Page last updated at 19:16 GMT, Tuesday, 24 March 2009

Row over Bishop group church sale

Richard Williamson's views on Holocaust

A breakaway Catholic group embroiled in a Holocaust row wants to buy a disused church from the Church of England.

The Society of St Pius X has expressed an interest in purchasing St George's Church in Gorton, Manchester.

One of its bishops, Richard Williamson, provoked anger after saying he did not believe Nazi gas chambers existed. He later apologised.

Although the group distanced itself from his comments, local politicians have objected to the church sale.

The Church Commissioners which manages the Church of England's historic assets is considering the sale and has asked for feedback by the end of the month.

A report will then be submitted to the Bishop of Manchester, the Rt Rev Nigel McCulloch, who will in turn make his recommendations.

It is astonishing that the Church of England feels that this is an acceptable use for St George's Church
Jackie Pearcey, Gorton councillor

A Manchester Diocese spokesman said anyone with concerns about the sale should write to the commissioners by the end of March.

"If there are objections to the proposal, the details of the objections will be sent to the Bishop of Manchester for his comments," the spokesman said.

"The Commissioners will consider carefully the nature of any objections together with the reply from the Bishop of Manchester and then decide how to proceed."

The furore over Bishop Williamson's views came after The Pope revoked his excommunication and that of three other Society of St Pius X bishops in January.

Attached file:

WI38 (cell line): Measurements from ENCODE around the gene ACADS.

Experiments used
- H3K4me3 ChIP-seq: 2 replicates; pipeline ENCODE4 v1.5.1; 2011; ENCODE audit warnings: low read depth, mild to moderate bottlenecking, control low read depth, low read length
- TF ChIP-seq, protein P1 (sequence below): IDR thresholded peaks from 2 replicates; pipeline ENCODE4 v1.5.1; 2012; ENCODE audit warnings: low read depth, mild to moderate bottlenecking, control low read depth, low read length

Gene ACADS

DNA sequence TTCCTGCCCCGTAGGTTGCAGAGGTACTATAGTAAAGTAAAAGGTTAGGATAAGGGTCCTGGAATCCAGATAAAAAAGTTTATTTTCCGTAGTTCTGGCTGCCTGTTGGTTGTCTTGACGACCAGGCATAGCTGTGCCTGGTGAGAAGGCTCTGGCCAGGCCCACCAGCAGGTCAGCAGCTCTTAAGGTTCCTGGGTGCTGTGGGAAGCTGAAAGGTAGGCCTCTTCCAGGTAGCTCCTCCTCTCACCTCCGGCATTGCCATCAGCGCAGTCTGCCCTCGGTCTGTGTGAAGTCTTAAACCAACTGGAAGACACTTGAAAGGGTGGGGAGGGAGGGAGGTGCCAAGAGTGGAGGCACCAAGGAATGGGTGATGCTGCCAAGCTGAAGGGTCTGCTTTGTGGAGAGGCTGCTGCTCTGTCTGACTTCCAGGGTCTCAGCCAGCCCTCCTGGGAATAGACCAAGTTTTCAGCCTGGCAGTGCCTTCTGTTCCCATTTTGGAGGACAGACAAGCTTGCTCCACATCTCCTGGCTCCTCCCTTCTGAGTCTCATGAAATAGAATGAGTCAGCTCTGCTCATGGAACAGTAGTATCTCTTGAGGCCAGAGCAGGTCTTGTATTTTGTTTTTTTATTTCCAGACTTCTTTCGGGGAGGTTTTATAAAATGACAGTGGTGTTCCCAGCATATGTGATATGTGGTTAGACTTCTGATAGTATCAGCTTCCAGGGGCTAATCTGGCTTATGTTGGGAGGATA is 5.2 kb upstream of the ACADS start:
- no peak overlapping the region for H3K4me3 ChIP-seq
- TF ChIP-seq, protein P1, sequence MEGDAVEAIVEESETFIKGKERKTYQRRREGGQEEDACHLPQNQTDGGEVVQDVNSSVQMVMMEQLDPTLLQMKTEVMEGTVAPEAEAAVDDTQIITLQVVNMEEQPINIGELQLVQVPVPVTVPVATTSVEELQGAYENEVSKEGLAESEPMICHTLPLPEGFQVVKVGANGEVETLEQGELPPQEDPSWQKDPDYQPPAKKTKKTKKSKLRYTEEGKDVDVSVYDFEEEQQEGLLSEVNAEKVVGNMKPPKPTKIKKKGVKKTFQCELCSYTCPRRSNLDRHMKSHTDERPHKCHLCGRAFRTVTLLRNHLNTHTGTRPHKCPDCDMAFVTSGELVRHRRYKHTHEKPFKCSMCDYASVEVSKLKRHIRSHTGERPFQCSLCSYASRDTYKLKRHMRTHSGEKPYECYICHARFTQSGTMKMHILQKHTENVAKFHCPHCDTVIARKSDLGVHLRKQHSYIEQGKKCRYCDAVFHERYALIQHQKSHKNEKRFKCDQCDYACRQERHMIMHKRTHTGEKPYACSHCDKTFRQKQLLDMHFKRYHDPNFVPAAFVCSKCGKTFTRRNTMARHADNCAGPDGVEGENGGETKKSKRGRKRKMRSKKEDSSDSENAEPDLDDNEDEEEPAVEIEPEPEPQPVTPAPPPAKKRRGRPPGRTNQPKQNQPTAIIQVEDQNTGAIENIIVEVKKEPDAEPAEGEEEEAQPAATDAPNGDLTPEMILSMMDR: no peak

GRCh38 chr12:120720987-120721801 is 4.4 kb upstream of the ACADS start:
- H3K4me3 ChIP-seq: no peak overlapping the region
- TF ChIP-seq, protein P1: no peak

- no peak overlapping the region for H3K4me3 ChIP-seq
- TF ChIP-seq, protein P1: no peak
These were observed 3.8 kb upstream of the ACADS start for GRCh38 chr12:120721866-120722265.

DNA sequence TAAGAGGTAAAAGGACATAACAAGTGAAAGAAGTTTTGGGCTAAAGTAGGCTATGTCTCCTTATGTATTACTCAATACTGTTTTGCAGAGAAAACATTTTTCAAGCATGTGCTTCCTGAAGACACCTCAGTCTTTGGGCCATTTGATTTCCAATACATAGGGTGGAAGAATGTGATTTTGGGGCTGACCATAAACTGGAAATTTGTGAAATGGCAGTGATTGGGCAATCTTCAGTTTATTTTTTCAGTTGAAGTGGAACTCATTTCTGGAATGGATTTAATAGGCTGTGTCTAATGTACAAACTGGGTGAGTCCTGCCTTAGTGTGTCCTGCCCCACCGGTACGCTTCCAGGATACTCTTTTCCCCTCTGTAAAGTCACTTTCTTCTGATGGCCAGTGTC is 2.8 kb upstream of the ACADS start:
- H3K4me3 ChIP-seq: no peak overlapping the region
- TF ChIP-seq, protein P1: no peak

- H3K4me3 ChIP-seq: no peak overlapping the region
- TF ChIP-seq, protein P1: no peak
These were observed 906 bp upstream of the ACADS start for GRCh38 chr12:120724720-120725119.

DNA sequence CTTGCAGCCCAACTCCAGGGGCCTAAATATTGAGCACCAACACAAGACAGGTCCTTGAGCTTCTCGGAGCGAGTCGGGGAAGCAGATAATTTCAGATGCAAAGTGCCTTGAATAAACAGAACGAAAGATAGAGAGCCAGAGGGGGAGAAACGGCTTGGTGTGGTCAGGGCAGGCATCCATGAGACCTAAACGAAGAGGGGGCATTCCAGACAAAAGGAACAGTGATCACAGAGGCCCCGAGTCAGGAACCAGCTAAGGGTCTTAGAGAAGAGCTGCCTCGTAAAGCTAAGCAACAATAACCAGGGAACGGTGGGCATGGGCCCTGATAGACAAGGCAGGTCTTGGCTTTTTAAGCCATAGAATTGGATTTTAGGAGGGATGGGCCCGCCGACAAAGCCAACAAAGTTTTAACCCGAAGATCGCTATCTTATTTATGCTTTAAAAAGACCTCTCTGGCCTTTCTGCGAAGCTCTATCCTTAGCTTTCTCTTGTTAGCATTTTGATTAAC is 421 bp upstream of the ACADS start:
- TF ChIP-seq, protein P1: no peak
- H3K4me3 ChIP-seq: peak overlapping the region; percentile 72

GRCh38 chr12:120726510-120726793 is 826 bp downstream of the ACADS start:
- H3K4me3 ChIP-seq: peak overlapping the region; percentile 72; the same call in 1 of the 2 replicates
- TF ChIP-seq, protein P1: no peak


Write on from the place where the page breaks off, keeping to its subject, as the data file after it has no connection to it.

A few months earlier, Bishop Williamson had provoked outrage when he told Swedish television historical evidence was "hugely against six million Jews having been deliberately gassed in gas chambers".

'Unacceptable views'

Liberal Democrat Gorton councillor Jackie Pearcey has written to the commissioners to voice her objections.

She said: "Although the Pope is rehabilitating this group back into the Catholic Church, the fact remains that this sect promotes views on a whole range of issues which are unacceptable in the 21st century.

"It is astonishing that the Church of England feels that this is an acceptable use for St George's Church."

No-one from the Society of Pius X was available for comment.

The ultra conservative group was founded by a French archbishop, Marcel Lefebvre, in 1970 as a protest against the Second Vatican Council's reforms on religious freedom and pluralism.

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The Society of St Pius X has expressed an interest in purchasing St George's Church in Gorton



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